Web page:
Banking

Fifth Third’s expansion in Southeast paying early dividends

Recessions aren’t often a great time for expansion, but Fifth Third Bancorp says its push into the Southeast has provided a sorely needed source of growth.

Cincinnati-based Fifth Third has opened 32 of around 120 new branches it has planned for markets such as Charlotte, N.C., Nashville, Tenn., and Tampa, Fla. Those branches accounted for about 12% of the households added to its customer base between November and February, and executives are counting on those new markets to deliver again in coming quarters. Altogether, Fifth Third banked about 2.2 million households as of March.

“We couldn’t be more pleased to date with the progress we’ve seen … especially if you look at household growth, new customer acquisition, strength of our commercial businesses in the Southeast markets,” Chairman and CEO Greg Carmichael told analysts on a conference call Tuesday.

“Right now, we think the Southeast is still a good place for us to continue to invest until we get to the scale and take advantage of the opportunities that are out there,” he said.

In mid-2018, Fifth Third revived a Southeastern expansion plan that it had shelved after the 2008 financial crisis. It had added at least a dozen of the branches when the coronavirus pandemic began. Carmichael said last year that Fifth Third wouldn’t pause its plan due to the pandemic but suggested the original plan could be tweaked somewhat.

New branches in the Southeast accounted for 12% of customers that Fifth Third Bancorp added in recent months. “Right now, we think the Southeast is still a good place for us to continue to invest until we get to the scale and take advantage of the opportunities that are out there,” CEO Greg Carmichael says.

Ultimately, the plan is for Fifth Third to achieve a top five deposit market share in larger metro markets across the Southeast, President Tim Spence said. The company plans to open another 30 or so branches this year and 35 more branches next year.

The $207 billion-asset Fifth Third reported net income of $694 million in the first quarter, compared with $46 million in the same quarter last year when the pandemic was declared. Earnings per share of 93 cents came in 25 cents higher than the mean estimate of analysts polled by FactSet Research Systems.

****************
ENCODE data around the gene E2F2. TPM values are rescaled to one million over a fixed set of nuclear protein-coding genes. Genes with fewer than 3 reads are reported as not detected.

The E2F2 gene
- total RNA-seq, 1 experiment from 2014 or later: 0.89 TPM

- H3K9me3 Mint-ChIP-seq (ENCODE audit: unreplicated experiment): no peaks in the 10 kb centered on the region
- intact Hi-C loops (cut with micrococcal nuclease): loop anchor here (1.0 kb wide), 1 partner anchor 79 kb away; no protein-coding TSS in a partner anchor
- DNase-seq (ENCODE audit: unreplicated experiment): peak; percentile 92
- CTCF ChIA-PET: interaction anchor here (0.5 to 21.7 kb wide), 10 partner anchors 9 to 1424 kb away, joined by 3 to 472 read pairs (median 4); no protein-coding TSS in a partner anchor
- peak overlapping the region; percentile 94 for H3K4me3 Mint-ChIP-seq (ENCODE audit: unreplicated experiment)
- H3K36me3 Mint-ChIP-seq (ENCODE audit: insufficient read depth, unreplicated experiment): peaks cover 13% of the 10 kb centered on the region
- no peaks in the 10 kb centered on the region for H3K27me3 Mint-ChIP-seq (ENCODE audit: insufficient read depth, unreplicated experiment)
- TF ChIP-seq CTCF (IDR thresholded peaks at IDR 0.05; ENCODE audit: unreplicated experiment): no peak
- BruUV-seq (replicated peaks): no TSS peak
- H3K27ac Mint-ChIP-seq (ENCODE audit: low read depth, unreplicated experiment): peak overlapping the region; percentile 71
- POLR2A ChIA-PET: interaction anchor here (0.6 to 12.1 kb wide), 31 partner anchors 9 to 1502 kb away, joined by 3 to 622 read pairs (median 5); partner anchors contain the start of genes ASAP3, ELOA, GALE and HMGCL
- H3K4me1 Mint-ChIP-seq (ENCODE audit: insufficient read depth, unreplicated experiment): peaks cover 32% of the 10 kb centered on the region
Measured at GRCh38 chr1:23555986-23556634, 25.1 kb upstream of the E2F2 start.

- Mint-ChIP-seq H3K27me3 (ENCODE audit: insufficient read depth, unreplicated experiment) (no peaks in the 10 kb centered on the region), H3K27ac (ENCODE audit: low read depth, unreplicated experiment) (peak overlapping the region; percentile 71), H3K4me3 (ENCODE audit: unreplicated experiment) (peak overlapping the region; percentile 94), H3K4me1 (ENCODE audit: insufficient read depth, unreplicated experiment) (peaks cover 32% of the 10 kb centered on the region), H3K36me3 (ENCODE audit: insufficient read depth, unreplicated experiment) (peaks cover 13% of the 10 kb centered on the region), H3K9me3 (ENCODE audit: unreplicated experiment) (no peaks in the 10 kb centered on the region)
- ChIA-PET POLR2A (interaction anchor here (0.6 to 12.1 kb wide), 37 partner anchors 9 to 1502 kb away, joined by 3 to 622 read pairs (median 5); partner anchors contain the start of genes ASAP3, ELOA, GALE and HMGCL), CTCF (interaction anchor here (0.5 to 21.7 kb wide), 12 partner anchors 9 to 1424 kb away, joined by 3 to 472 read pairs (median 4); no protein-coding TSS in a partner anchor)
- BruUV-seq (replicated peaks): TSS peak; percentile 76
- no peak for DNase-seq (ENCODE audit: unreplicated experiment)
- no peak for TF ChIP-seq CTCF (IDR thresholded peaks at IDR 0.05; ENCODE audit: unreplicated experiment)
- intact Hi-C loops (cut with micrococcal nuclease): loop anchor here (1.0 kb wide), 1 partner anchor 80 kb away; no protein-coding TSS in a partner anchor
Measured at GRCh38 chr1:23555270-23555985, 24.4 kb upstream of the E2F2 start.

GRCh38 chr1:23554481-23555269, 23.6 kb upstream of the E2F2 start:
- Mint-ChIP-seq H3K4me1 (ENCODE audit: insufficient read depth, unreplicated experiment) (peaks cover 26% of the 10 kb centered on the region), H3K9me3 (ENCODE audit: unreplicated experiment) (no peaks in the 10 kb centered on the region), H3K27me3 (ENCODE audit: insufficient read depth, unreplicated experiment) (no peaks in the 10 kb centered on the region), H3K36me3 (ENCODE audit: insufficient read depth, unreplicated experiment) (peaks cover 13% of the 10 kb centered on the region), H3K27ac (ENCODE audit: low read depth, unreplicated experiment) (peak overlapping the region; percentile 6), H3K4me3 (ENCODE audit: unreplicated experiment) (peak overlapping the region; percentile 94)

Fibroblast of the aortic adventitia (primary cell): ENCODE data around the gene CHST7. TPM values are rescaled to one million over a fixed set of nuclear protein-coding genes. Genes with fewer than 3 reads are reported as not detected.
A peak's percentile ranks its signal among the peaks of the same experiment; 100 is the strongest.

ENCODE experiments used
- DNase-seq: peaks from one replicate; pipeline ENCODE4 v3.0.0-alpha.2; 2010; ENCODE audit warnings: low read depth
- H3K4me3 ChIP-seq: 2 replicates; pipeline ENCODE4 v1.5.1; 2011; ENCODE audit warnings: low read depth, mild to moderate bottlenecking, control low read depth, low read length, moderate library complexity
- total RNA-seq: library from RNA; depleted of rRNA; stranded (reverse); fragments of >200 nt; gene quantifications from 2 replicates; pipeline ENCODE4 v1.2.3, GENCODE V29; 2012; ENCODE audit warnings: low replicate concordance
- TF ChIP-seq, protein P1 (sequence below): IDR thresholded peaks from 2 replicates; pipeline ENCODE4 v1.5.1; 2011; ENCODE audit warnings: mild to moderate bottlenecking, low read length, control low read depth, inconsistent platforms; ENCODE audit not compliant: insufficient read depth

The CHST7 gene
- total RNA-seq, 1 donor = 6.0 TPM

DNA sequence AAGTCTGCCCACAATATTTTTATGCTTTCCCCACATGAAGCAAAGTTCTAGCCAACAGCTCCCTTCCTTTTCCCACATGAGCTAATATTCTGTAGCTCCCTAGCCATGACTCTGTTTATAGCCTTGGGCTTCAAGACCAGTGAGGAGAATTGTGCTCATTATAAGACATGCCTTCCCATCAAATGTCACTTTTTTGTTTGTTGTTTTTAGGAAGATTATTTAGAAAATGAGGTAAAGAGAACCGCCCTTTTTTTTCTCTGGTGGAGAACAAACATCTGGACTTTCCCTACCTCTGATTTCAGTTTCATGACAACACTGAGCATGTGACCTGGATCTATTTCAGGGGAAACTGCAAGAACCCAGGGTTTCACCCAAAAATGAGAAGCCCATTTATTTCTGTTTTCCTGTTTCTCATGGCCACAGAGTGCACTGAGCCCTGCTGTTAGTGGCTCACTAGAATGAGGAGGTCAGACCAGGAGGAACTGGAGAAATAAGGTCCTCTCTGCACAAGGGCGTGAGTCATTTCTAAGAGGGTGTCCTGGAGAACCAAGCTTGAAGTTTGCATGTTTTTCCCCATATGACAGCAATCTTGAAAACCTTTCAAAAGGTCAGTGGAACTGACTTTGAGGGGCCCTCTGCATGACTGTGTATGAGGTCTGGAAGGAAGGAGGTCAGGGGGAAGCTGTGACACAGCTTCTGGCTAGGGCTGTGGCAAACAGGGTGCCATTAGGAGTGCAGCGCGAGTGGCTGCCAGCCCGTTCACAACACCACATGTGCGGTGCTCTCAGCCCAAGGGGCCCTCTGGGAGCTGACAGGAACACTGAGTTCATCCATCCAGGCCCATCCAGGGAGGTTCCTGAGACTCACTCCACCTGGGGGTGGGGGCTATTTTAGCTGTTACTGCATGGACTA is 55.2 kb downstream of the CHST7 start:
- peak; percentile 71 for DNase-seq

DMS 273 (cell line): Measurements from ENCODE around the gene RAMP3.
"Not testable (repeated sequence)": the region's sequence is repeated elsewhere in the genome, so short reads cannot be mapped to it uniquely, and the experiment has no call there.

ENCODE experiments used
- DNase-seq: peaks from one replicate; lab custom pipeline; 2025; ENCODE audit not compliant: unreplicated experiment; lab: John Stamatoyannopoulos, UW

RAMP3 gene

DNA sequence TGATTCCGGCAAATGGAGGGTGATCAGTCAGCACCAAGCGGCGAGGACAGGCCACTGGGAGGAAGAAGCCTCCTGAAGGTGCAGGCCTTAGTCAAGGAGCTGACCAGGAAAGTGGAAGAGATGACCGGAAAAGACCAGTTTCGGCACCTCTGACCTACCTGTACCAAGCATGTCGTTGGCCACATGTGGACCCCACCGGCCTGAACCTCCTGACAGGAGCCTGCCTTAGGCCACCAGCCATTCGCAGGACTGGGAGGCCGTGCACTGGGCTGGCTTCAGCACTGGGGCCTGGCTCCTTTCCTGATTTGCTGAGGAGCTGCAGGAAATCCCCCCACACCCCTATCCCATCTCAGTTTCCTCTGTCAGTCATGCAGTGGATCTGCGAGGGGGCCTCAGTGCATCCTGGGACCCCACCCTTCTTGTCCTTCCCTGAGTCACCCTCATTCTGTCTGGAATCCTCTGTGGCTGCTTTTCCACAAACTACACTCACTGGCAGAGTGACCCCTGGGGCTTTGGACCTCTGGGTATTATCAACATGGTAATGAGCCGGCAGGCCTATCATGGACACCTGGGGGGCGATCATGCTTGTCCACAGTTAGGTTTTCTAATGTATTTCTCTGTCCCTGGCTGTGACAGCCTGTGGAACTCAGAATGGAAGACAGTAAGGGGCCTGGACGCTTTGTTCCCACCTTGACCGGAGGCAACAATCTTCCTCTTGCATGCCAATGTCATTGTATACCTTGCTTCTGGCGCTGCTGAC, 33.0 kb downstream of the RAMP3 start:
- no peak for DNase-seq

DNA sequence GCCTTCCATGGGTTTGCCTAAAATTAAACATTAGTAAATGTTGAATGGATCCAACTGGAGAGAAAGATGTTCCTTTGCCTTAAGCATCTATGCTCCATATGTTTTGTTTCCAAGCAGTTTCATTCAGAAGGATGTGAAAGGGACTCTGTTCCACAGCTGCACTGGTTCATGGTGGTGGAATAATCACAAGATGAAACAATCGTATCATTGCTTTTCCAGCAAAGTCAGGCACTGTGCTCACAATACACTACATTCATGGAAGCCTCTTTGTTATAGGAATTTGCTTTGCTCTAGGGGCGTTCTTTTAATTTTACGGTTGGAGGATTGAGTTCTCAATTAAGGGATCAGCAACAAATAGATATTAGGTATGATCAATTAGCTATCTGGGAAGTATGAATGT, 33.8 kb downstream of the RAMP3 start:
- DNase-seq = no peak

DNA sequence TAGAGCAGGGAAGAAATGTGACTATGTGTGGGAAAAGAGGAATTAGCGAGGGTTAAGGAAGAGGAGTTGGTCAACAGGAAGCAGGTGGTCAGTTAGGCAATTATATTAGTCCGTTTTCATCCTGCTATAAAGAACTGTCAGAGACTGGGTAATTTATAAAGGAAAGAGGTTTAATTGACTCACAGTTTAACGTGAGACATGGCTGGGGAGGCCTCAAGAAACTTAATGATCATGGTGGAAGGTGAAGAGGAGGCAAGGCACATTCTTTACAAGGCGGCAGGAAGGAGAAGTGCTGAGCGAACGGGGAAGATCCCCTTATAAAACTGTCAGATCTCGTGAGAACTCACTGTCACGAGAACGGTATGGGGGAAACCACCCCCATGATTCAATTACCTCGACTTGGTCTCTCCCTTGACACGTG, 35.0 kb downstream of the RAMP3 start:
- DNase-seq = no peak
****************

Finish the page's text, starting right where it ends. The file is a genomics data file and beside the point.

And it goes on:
Fifth Third’s earnings beat primarily stemmed from a $173 million release of reserves for credit losses. The company made a $640 million provision in the first quarter last year as the economy weakened. The company later faced some pushback from analysts when it began releasing loan-loss reserves in the third quarter, but executives said the decision was in line with strengthening credit metrics.

Credit quality continued to improve in the first quarter. Net charge-offs fell to $71 million, or 0.27% of all loans, compared with $118 million and 0.43% in the prior quarter. Nonperforming loans declined to $741 million, or 0.68% of all loans, from $834 million and 0.77%.

Net interest income declined 4% year over year to $1.2 billion, and the net interest margin narrowed 66 basis points to 2.62%.

Noninterest income grew 12% from the same quarter last year to $749 million. Service charges on deposits ticked down 3% to $144 million. Commercial banking revenue rose 23% to $153 million, driven by debt capital markets, loan syndication and M&A advisory fees. Wealth and asset management revenue rose 7% to $143 million, and card and processing revenue grew 9% to $94 million on higher consumer spending.

Average deposits in the quarter totaled $158.9 billion, or 25% higher than they were in the first quarter last year.

Average loans shrank 2% year over year to $109 billion due to lower commercial lending, residential mortgage and home equity lending.


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